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Monticello’s Well-Educated Visitors Have A Significant Economic Impact On Charlottesville Area



February 20, 2002-- Thomas Jefferson’s importance to the cultural heritage of the Charlottesville area is so well known that the region is often called "Jefferson’s country."

A new University of Virginia study shows that Monticello, Jefferson’s famous home in Albemarle County, also wields a significant economic impact. This is partly due to the high income-level of the many history- and architecture-lovers drawn to the area’s premier tourist attraction.

The typical household income of Monticello’s approximately half-million visitors last year was $72,115, or almost twice the national median figure, according to the study by economist John L. Knapp and research assistant Catherine E. Barchers of U.Va.’s Weldon Cooper Center for Public Service. More than a quarter of Monticello’s visitors reported incomes above $100,000 and 94 percent had at least some college education.

These visitors accounted for close to 30 percent of the Charlottesville-Albemarle area’s lodging business, the researchers said. Area tourism officials are hoping for further strong visitor interest here with the national bicentennial of the Lewis and Clark expedition, which will kick off next year at Monticello.

The study, the first detailed assessment of the dollar magnitude of Monticello’s impact, was conducted for the Thomas Jefferson Foundation, which owns and operates the only American house on the United Nations World Heritage list.

Of the 525,147 visitors to Monticello in 2000, some 420,118 were classified as "general" visitors, with the remainder coming in school groups. Four-fifths of the general visitors and almost all of the school groups came to the Charlottesville area for the primary purpose of touring Jefferson’s house and its extensive plantation grounds and gardens, or taking part in its many educational programs on colonial history, slave life, and architecture.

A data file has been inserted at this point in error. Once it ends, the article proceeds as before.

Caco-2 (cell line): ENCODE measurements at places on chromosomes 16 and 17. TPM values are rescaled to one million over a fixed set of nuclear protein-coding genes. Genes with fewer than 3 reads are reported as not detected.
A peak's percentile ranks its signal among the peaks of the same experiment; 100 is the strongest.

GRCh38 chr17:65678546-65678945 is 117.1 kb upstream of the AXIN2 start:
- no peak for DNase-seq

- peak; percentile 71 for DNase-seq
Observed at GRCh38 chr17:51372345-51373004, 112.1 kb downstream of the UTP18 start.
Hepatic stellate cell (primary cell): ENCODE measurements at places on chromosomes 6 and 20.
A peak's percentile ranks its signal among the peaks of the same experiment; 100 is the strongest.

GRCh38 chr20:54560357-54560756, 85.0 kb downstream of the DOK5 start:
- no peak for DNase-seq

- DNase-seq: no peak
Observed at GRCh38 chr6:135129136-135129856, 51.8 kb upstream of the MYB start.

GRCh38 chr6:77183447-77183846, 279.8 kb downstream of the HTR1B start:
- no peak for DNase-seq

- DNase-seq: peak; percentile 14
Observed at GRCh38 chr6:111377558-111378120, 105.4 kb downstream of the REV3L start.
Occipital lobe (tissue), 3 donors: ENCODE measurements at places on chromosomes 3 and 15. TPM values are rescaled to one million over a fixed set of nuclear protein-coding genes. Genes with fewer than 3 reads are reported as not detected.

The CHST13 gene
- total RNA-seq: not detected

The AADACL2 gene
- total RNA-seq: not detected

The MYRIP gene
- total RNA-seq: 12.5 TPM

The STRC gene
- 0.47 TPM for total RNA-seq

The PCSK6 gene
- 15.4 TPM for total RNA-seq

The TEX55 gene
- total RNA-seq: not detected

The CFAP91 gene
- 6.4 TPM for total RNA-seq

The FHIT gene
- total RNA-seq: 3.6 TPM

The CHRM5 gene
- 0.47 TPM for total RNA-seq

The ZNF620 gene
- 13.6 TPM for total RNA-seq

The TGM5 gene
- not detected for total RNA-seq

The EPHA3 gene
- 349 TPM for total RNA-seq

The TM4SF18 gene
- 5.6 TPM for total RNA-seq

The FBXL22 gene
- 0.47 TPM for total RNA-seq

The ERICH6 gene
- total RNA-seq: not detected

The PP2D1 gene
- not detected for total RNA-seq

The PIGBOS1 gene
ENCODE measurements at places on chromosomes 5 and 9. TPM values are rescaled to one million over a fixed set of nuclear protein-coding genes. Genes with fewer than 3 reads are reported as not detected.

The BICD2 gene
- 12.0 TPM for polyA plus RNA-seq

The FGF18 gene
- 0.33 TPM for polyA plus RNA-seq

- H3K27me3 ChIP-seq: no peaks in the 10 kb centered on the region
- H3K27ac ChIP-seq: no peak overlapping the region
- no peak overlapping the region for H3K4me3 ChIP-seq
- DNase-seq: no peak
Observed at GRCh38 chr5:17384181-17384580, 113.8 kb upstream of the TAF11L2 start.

Nearly all of the visitors were from outside the local area, coming from almost every state and many foreign countries. Of greatest importance for the local economy, 50 percent of the general visitors stayed for at least one night in the area and spent an average of $101 here per person, including children.

An important gauge of Monticello’s economic impact, Knapp and Barchers said, is that lodgings tax collections from its visitors amounted to 28 percent of the local total for the year. Meals taxes paid by Monticello visitors were about 6 percent of the local total.

All in all, Monticello’s presence resulted in $34 million of direct spending in the Charlottesville area in 2000, with a total economic impact of $47 million, Knapp and Barchers calculated. The impact on employment was the equivalent of 919 full-time jobs, including those at Monticello itself as well as jobs generated in local businesses. This accounted for 1.1 percent of total employment in the Charlottesville area.

Monticello also plays a key role in Virginia’s tourism economy, attracting many who also travel to other prominent sites such as Williamsburg, Mount Vernon and Civil War battlefields, the researchers pointed out.

Monticello also spends major amounts on capital improvements, stimulating additional economic activity locally. Examples include the recent construction of the Thomas Jefferson Parkway, with an 89-acre outdoor classroom and a 1.6-mile walking trail. The foundation has some $83 million in new projects planned, including a major new visitors center and administrative campus.

Ultimately, however, Monticello’s "unique aesthetic, historical, cultural and intellectual value" really can’t be quantified, Knapp and Barchers concluded.

The full study and a four-page summary are available on the Cooper Center for Public Service Web site at

Contact: Bob Brickhouse, (434) 924-6856

FOR ADDITIONAL INFORMATION: Contact the Office of University Relations at (434) 924-7116. Television reporters should contact the TV News Office at (434) 924-7550.

SOURCE: U.Va. News Services


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